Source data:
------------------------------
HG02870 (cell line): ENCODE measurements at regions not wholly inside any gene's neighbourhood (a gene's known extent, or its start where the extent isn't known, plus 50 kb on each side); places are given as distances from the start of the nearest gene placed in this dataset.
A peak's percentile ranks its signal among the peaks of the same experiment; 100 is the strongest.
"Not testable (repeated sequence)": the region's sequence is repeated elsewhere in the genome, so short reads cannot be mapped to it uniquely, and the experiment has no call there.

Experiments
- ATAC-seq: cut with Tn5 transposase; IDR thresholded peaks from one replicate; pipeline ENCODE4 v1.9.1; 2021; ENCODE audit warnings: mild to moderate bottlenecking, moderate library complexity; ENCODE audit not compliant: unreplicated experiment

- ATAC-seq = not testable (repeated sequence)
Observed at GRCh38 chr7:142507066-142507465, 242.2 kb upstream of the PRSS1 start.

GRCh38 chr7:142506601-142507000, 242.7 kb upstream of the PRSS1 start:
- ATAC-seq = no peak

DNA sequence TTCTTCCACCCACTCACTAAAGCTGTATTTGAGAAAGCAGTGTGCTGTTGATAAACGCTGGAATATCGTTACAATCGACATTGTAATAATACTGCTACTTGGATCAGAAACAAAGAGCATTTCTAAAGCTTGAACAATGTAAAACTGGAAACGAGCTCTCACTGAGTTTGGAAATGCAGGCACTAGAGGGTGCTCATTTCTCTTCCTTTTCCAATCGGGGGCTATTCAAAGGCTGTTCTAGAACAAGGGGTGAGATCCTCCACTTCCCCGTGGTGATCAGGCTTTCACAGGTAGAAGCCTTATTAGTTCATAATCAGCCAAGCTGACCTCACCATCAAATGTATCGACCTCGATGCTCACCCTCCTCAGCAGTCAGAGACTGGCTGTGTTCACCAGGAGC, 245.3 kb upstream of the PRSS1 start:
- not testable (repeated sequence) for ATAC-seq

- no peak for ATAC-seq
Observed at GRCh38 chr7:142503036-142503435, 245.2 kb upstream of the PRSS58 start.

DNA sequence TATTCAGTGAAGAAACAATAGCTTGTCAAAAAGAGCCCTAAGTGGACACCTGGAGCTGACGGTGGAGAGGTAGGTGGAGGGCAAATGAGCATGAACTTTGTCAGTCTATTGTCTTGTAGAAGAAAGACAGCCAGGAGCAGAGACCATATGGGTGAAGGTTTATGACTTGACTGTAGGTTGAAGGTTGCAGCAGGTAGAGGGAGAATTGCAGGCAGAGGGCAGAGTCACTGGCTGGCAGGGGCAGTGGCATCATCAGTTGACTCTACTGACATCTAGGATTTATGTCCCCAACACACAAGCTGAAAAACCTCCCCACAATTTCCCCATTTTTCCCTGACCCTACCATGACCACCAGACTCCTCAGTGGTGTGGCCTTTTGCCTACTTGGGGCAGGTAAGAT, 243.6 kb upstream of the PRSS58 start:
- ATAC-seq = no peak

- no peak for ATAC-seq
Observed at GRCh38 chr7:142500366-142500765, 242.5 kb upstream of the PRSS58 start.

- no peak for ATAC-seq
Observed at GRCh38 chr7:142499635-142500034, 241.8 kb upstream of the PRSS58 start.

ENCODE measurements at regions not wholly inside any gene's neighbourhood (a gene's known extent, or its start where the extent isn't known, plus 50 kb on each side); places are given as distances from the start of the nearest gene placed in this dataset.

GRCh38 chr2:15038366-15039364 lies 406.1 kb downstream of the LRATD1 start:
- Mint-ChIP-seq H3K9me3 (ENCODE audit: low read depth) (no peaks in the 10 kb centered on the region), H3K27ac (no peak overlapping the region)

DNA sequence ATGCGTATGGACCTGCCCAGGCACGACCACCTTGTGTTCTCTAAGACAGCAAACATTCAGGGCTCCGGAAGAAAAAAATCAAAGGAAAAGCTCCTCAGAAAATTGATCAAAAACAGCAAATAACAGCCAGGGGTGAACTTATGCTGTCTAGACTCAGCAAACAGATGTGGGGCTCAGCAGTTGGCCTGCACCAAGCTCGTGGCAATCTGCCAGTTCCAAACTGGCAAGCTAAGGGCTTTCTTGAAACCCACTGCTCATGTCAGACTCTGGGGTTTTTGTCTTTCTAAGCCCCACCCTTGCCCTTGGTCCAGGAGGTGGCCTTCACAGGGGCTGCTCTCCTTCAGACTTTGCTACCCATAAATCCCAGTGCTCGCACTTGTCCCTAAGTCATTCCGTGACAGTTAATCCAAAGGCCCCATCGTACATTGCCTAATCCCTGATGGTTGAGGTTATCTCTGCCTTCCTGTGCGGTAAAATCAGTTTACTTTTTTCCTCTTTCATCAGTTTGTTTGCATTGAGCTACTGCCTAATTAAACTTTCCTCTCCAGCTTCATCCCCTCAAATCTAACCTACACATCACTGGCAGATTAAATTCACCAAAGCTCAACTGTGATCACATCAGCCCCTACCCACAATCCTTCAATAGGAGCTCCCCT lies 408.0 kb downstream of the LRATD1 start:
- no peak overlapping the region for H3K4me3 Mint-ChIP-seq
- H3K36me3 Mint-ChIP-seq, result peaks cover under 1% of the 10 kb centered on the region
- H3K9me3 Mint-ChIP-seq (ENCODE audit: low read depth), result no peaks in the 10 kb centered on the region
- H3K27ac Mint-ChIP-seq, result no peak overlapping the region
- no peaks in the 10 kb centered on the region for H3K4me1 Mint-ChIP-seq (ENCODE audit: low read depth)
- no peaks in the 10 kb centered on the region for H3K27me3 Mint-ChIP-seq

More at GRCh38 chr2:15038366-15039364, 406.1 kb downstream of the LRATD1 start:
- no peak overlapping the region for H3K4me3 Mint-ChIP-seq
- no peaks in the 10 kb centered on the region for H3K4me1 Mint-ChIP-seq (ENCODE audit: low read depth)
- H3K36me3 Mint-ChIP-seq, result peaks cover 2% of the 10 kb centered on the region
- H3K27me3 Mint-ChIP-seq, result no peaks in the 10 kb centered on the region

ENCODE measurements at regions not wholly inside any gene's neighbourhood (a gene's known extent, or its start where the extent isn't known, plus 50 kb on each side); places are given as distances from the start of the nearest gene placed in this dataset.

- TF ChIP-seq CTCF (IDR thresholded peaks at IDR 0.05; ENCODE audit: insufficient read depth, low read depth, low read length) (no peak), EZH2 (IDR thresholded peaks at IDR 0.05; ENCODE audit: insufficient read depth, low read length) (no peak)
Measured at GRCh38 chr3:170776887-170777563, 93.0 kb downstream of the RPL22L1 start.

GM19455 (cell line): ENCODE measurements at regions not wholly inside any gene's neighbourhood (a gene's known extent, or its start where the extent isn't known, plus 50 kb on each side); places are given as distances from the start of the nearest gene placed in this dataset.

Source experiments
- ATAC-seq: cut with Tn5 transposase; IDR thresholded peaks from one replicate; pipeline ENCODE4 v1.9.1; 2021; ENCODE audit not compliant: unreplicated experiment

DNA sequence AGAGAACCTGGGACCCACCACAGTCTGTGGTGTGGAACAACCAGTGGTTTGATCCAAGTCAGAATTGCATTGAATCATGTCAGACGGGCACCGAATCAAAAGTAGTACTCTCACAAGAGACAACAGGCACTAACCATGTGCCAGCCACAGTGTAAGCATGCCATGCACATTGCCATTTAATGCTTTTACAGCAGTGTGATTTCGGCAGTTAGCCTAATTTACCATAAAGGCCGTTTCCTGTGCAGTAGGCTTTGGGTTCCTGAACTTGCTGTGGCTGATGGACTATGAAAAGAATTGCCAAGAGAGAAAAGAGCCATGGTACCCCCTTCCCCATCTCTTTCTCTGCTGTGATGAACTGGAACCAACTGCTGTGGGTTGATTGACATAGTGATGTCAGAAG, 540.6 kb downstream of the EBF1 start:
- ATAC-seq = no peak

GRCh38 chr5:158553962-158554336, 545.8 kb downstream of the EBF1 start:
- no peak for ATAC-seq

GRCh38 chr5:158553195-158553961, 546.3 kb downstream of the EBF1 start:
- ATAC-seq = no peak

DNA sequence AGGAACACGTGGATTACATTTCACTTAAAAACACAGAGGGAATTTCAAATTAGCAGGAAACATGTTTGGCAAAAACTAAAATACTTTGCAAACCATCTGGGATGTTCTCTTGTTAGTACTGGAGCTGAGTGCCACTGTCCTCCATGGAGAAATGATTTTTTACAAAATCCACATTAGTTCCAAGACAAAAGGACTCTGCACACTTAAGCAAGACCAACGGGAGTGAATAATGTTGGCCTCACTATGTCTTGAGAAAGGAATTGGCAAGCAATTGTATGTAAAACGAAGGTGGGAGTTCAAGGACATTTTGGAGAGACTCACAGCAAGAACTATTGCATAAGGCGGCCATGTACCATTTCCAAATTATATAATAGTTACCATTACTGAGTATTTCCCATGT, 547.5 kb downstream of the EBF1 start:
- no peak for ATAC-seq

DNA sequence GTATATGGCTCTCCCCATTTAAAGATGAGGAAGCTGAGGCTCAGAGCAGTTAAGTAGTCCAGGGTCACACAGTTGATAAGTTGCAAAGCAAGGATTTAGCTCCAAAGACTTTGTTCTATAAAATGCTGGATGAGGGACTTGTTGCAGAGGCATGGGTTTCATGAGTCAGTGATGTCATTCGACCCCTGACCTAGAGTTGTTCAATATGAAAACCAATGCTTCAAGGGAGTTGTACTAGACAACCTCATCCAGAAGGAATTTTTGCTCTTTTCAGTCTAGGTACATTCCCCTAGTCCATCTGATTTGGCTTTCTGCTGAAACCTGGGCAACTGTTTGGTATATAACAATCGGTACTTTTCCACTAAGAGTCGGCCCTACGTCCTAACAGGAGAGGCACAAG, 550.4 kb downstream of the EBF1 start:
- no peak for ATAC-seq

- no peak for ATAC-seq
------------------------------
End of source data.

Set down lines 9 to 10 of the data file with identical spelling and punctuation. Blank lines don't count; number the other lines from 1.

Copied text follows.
- ATAC-seq = no peak

DNA sequence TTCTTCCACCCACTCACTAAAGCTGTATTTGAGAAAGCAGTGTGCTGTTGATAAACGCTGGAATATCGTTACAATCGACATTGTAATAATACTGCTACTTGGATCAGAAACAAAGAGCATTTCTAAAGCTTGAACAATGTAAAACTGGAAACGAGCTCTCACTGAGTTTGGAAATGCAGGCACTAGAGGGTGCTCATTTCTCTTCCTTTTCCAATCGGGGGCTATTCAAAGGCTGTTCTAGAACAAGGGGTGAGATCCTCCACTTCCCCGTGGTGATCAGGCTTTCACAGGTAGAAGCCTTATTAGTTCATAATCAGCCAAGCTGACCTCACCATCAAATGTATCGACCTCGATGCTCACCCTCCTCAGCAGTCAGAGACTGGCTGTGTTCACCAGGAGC, 245.3 kb upstream of the PRSS1 start: